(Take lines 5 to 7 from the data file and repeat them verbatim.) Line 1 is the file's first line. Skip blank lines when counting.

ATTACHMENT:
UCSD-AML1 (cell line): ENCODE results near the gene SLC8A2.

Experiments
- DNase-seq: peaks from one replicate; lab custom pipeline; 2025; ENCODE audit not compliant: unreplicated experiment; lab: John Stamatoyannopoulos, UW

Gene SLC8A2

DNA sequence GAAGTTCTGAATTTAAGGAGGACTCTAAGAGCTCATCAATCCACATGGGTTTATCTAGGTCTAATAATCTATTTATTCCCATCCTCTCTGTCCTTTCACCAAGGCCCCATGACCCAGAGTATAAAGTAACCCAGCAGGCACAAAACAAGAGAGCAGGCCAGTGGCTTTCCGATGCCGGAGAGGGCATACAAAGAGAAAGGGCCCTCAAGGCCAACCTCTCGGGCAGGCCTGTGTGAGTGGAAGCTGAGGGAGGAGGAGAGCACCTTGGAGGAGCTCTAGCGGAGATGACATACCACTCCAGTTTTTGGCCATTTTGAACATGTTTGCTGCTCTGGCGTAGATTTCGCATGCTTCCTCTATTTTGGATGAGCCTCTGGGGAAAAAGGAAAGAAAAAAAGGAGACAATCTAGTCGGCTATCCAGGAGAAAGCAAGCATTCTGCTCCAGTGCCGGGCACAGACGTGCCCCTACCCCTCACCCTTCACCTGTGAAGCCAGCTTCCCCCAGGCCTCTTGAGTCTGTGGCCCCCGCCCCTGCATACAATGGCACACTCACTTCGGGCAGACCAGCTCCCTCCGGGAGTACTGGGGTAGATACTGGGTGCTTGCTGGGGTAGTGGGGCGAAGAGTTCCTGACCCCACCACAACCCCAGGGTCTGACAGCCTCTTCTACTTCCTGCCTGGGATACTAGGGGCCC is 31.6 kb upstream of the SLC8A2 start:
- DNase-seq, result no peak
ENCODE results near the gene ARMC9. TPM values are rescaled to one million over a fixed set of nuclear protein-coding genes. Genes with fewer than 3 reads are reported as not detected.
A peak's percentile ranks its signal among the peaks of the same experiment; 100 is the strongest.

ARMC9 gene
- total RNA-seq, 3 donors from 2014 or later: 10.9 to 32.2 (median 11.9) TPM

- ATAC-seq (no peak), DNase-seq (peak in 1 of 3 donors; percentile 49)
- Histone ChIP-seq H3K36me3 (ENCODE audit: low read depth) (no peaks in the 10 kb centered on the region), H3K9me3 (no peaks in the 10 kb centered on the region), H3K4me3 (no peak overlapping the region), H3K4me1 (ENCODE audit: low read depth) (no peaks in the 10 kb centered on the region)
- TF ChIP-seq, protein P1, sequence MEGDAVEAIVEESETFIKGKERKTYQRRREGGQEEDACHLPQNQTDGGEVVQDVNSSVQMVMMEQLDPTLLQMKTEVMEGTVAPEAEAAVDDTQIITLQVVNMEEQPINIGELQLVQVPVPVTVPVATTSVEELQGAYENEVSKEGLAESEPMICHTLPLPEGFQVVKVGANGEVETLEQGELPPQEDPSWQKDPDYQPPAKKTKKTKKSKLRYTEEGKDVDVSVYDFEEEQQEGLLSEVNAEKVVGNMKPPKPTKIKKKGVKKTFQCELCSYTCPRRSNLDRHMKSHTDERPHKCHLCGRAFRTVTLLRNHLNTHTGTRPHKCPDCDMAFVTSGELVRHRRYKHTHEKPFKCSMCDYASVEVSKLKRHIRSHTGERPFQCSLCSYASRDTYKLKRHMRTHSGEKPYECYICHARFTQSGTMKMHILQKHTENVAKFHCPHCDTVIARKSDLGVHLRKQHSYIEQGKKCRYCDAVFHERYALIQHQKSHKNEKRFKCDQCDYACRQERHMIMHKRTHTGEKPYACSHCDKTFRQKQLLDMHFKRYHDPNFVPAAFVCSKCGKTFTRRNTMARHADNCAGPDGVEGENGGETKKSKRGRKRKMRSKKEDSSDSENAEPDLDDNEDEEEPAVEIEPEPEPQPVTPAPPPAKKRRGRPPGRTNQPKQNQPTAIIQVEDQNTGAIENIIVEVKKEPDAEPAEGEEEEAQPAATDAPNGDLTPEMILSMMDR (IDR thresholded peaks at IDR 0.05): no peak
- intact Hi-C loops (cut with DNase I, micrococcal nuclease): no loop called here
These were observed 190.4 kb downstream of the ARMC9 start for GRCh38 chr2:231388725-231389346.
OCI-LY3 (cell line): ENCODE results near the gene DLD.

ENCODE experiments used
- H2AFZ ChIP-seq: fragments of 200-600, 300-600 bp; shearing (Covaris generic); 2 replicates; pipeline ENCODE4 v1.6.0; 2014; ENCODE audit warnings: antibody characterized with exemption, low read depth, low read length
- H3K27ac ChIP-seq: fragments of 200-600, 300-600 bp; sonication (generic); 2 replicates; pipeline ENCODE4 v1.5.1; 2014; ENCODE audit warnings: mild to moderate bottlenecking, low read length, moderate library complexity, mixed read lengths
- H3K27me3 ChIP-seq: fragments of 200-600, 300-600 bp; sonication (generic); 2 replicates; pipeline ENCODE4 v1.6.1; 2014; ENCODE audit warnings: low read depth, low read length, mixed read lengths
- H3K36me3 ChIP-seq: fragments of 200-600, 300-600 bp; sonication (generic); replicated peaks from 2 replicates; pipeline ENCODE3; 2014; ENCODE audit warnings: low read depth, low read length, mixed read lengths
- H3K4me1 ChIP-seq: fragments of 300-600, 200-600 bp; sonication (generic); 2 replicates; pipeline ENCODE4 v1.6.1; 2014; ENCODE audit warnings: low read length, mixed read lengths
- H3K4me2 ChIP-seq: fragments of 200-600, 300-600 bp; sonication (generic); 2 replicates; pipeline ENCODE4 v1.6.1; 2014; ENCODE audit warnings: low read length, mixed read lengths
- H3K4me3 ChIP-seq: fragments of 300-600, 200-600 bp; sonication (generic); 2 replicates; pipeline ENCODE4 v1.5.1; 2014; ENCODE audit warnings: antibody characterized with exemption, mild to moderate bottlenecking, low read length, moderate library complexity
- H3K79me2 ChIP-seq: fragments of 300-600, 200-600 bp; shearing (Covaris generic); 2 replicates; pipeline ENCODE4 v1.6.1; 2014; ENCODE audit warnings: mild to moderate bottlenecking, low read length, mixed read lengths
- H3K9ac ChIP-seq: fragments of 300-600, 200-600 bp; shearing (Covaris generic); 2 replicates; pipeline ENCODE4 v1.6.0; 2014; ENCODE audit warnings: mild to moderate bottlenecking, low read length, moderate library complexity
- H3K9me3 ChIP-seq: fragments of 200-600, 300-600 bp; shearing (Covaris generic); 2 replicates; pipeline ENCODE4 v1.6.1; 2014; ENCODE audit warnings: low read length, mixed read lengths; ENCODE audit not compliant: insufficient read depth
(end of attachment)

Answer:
DNA sequence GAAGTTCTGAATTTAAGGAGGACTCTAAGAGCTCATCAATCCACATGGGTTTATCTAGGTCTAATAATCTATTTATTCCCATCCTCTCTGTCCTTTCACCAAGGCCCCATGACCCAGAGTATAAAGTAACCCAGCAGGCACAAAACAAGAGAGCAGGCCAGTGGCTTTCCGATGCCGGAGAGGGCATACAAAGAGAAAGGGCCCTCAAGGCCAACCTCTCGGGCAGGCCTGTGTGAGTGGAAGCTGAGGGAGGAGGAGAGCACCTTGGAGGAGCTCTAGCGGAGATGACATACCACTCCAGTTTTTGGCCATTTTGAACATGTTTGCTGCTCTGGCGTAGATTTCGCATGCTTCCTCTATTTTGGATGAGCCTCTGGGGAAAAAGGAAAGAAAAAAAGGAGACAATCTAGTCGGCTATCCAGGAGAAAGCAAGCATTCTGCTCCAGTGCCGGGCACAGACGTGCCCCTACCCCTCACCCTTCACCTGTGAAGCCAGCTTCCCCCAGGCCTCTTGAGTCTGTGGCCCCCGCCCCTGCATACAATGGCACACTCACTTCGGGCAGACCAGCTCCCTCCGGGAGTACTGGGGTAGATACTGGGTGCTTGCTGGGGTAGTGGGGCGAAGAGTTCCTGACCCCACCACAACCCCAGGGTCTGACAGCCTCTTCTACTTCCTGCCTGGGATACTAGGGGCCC is 31.6 kb upstream of the SLC8A2 start:
- DNase-seq, result no peak
ENCODE results near the gene ARMC9. TPM values are rescaled to one million over a fixed set of nuclear protein-coding genes. Genes with fewer than 3 reads are reported as not detected.